The Making of a Eukaryote
SOME 3.5 BILLION YEARS AGO, while bacteria were beginning to cover the world with triumphantly successful colonies, an obscure offshoot started to evolve in a strange direction that would most likely have appeared to an extraterrestrial visitor as totally aberrant in the context of life on Earth as it was then, and leading nowhere. In reality, "nowhere" fanned out, more than two billion years later, into the immensely varied groups of protists, plants, fungi, and animals, including humans--virtually the whole visible part of the biosphere. The way to this extraordinary diversity of living forms passed through a new type of cell entirely different from any known bacterium, past or present. Called eukaryotic because it possesses an authentic nucleus, this type of cell has many other characteristics that distinguish it clearly from the bacteria, or prokaryotes.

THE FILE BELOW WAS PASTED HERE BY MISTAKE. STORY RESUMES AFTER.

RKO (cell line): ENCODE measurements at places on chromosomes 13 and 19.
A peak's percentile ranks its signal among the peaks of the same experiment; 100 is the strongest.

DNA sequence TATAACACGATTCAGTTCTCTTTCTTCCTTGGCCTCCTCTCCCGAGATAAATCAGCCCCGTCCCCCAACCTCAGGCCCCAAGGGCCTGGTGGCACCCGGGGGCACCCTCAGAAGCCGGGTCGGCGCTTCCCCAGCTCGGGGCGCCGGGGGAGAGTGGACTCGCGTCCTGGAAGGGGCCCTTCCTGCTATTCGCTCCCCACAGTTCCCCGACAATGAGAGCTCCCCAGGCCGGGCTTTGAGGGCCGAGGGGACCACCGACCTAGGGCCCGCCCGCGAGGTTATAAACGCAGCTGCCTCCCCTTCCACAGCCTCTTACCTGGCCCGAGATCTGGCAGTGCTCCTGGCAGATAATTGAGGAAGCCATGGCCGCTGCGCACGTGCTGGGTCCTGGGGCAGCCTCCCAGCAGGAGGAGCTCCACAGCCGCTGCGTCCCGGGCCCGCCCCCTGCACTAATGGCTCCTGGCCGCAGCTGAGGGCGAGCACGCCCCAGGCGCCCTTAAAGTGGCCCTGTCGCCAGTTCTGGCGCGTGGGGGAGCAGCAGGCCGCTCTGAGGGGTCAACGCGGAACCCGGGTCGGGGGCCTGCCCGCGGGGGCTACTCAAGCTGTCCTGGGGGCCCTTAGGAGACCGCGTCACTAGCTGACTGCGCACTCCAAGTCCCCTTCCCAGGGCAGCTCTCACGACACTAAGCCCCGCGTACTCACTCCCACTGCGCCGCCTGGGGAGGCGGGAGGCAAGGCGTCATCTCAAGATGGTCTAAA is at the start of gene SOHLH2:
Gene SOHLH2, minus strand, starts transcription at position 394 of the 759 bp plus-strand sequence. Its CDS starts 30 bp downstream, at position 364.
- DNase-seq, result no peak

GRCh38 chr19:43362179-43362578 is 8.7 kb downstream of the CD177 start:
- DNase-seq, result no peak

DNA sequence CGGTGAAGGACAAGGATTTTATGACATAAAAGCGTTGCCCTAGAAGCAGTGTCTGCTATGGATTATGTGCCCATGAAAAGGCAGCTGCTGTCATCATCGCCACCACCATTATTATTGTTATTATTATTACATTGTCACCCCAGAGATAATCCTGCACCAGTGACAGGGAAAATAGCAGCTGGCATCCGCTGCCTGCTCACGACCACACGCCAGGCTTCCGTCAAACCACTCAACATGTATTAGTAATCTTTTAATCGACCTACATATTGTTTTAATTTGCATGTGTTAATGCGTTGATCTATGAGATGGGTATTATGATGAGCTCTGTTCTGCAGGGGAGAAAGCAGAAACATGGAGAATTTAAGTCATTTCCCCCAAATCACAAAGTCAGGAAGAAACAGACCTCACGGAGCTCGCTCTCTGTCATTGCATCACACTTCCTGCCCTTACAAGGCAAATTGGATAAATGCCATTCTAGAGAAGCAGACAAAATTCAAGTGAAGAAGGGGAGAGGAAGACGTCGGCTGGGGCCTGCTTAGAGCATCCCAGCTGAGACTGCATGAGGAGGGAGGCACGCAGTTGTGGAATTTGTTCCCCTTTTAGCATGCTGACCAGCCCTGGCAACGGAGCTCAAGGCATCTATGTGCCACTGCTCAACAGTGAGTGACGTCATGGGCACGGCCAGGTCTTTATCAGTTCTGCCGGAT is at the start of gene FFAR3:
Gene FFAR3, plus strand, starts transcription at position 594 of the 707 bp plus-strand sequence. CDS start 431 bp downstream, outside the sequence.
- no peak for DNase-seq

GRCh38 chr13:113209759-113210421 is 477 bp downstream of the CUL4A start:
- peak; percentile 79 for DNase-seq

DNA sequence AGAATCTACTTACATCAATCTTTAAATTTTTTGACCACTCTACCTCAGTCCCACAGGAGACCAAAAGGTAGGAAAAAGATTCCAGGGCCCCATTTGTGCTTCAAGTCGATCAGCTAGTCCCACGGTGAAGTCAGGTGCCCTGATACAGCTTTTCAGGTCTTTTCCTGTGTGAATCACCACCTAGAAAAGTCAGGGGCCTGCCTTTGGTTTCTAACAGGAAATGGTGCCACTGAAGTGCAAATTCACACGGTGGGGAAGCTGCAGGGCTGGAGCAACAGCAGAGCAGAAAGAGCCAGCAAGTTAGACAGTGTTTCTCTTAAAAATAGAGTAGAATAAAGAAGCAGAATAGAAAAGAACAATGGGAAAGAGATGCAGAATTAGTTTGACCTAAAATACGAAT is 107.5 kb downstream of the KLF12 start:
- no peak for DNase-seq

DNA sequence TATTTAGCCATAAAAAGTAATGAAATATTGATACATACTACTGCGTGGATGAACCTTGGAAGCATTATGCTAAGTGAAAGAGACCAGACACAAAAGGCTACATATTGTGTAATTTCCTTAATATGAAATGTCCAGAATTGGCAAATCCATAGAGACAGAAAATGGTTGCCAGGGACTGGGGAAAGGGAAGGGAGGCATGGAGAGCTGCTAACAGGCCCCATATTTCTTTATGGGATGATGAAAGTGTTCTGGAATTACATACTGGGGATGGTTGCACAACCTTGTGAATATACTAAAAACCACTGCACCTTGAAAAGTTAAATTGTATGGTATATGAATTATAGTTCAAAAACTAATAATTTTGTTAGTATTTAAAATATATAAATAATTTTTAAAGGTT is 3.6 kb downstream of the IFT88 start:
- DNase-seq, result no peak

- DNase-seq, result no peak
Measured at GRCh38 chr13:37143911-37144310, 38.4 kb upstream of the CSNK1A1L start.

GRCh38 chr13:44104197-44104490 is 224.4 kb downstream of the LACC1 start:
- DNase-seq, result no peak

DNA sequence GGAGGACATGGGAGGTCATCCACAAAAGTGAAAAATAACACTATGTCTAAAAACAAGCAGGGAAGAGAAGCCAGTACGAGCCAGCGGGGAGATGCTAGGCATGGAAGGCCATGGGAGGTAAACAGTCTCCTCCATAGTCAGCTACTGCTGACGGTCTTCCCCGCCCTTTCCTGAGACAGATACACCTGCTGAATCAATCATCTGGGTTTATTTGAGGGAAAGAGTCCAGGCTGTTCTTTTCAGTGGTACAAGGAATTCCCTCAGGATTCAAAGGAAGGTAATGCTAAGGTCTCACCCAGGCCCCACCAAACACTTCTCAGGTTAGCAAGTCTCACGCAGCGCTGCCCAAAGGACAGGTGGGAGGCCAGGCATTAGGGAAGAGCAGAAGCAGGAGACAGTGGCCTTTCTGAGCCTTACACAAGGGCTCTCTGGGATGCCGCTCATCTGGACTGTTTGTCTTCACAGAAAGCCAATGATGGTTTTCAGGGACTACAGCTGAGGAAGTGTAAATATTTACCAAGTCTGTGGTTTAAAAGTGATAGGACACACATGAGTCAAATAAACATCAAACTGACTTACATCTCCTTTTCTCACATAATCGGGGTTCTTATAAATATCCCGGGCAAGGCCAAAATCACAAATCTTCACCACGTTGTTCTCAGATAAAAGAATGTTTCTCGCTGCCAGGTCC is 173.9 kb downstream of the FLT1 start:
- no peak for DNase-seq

The nature of the obscure originator of the eukaryotic line is uncertain. Most of the evidence points to a prokaryote that detached from the archaebacterial branch after the first forking of the tree of life. In seeming conflict with this possibility, eukaryotes possess a few traits that appear to be derived from an ancient eubacterium. These anomalies have been variously attributed to convergent evolution, to horizontal gene transfer, and even, as proposed by the German investigator Wolfram Zillig,1 to a primeval fusion event between an archaebacterial and a eubacterial partner. The apparent mixed ancestry of eukaryotes has also been used in support of more radical proposals that picture the primitive eukaryotic ancestor as a cell anterior to prokaryotes and endowed with either DNA genes or even RNA genes.2
In this chapter, I shall assume that the eukaryotic branch issued from an ancestral prokaryote, presumably of archaebacterial nature with some admixture of